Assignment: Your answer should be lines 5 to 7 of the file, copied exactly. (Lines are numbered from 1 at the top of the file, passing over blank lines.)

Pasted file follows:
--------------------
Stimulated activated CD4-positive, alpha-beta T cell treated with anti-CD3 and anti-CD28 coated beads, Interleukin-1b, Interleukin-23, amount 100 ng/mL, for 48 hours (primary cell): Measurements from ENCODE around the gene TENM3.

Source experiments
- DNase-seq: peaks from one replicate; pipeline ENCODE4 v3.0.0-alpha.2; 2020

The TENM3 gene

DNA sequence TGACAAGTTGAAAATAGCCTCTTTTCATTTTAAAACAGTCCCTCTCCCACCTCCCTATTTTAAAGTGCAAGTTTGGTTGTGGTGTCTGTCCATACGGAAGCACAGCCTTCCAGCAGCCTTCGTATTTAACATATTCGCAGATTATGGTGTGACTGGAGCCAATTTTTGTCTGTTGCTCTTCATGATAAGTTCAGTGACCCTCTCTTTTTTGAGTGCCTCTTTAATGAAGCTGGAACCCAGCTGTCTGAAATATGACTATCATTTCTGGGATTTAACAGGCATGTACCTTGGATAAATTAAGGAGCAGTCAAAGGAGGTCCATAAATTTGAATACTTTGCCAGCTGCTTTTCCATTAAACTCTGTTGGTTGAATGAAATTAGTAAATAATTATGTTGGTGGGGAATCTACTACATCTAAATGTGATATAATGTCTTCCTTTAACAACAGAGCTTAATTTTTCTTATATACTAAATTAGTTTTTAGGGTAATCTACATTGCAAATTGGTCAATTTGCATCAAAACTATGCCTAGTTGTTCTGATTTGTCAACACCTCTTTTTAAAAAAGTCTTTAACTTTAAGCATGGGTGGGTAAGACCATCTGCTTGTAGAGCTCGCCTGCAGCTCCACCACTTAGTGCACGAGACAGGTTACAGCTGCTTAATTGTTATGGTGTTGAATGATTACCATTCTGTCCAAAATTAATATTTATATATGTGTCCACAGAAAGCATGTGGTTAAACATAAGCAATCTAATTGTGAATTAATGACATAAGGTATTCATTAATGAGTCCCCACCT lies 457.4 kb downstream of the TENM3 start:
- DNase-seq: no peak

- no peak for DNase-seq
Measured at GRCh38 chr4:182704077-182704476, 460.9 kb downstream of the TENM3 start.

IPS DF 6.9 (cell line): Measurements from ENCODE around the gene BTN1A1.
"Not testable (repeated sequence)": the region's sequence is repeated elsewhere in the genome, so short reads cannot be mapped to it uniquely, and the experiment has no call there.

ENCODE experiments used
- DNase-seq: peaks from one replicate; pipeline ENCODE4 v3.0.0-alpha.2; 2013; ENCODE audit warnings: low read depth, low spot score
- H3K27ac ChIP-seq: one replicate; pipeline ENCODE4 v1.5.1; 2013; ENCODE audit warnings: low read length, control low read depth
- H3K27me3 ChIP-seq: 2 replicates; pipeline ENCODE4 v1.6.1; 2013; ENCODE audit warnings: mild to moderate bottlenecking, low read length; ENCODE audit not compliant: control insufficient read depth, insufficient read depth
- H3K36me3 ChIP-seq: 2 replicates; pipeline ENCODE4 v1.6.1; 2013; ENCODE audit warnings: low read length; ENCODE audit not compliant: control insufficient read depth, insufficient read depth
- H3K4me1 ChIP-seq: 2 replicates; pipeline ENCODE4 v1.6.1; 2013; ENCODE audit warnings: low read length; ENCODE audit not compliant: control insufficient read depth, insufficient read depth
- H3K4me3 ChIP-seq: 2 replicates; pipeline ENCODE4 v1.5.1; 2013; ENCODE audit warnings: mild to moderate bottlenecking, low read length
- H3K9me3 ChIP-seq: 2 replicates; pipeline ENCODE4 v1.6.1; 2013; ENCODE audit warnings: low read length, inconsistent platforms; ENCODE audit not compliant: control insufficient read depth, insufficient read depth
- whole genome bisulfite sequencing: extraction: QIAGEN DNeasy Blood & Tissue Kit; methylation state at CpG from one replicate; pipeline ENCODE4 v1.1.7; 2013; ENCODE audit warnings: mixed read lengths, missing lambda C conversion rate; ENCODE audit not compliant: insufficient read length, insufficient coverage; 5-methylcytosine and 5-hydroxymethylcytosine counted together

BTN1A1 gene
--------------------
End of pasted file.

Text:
DNA sequence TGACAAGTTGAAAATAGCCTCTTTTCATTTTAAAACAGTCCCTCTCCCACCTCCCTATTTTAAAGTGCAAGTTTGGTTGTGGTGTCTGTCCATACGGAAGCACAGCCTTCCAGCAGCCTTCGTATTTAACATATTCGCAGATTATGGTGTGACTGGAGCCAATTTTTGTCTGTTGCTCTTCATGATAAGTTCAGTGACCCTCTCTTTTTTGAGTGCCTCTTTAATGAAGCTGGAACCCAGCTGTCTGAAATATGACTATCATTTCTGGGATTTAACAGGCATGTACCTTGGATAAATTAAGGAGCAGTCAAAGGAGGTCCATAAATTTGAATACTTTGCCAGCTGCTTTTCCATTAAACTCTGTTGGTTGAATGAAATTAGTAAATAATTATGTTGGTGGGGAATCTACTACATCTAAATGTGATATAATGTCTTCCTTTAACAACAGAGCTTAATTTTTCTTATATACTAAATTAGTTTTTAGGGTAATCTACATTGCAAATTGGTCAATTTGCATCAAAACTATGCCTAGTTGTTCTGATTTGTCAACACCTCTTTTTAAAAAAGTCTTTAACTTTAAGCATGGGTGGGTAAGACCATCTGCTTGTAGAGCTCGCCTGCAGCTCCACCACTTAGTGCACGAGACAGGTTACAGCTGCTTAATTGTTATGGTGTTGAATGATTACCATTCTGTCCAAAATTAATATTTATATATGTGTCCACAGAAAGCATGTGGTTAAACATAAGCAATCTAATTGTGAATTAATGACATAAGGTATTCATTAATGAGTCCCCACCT lies 457.4 kb downstream of the TENM3 start:
- DNase-seq: no peak

- no peak for DNase-seq